“If you continuously have high-profile cases being dropped, people can’t believe that,” said Transparency International Malaysia director Muhammad Mohan. “The real victory will come only when there are convictions.”
The global watchdog expects Malaysia’s ranking on its corruption perception index to fall this year.
The verdict also comes as Najib enjoys a resurgence in popularity after embarking on an extensive public makeover, adopting a more personable tone to replace his image as a wealthy elite.
He maintains an active social-media presence, hitting out at the opposition and posting light-hearted updates on Facebook, where he has over 4 million followers, more than any other Malaysian politician.


Aramco profits fall in tough quarter, but sees partial recovery from COVID-19 impact

Updated 09 August 2020

Aramco profits fall in tough quarter, but sees partial recovery from COVID-19 impact

  • Aramco see’s “partial recovery” from pandemic impact
  • Aramco president says company remains resilient

DUBAI: Saudi Aramco, the world’s biggest oil company, reported a net income of $6.57bn for the second quarter of 2020, the period which witnessed the most volatile oil market conditions for many decades.

The result, announced to the Tadawul stock exchange in Riyadh where the shares are listed, compared with income of $24.7 bn last year.

Amin Nasser, president and chief executive, said: “Despite COVID-19 bringing the world to a standstill, Aramco kept going. We have proven our financial resilience and operational reliability, setting a record in our business operations, while at the same time taking steps to ensure the health and safety of our people.”

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Aramco’s dividend - a big attraction for the investors who bought into the world’s biggest initial public offering last year - will remain as pledged, Nasser added. Cash flow in the quarter amounted to $6.106 bn.

““Strong headwinds from reduced demand and lower oil prices are reflected in our second quarter results. Yet we delivered solid earnings because of our low production costs, unique scale, agile workforce, and unrivalled financial and operational strength. This helped us deliver on our plan to maintain a second quarter dividend of $18.75 billion to be paid in the third quarter,” he said.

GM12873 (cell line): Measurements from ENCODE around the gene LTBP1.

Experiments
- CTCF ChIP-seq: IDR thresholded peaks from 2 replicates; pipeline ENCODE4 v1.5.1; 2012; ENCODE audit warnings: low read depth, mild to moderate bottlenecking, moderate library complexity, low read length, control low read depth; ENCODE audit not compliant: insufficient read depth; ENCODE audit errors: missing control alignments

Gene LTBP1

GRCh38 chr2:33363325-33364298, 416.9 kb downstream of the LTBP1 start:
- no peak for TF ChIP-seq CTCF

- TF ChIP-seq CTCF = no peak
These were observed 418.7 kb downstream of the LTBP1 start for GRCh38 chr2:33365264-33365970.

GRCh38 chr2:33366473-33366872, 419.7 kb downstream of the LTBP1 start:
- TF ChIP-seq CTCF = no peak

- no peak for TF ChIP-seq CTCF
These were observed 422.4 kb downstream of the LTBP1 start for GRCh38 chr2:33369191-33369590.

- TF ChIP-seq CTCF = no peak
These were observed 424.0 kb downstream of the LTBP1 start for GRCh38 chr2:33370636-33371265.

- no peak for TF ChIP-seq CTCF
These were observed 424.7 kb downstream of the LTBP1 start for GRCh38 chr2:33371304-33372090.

Aramco said the loss was “mainly reflecting the impact of lower crude oil prices and declining refining and chemicals margins, partly offset by a decrease in production royalties resulting from lower crude oil prices and a decrease in the royalty rate from 20 per cent to 15 per cent, lower income taxes and zakat as a result of lower earnings, and higher other income related to sales for gas products.”

Sales and revenue in the period - which saw oil prices collapse on “Black Monday” in April - fell 57 per cent to $32.861 bn from the comparable period last year. 

Nasser said he was cautiously optimistic that the world economy was slowly recovering from the depths of the pandemic lockdowns.

“We are seeing a partial recovery in the energy market as countries around the world take steps to ease restrictions and reboot their economies. Meanwhile, we continue to place people’s safety first and have adapted to the new normal, implementing wide-ranging precautions to limit the spread of COVID-19 wherever we operate.

“We are determined to emerge from the pandemic stronger and will continue making progress on our long-term strategic journey, through ongoing investments in our business – which has one of the lowest upstream carbon footprints in the world,” he added.

Aramco expects capital expenditure to be at the lower end of the $25bn to $30bn range it has already indicated for this year.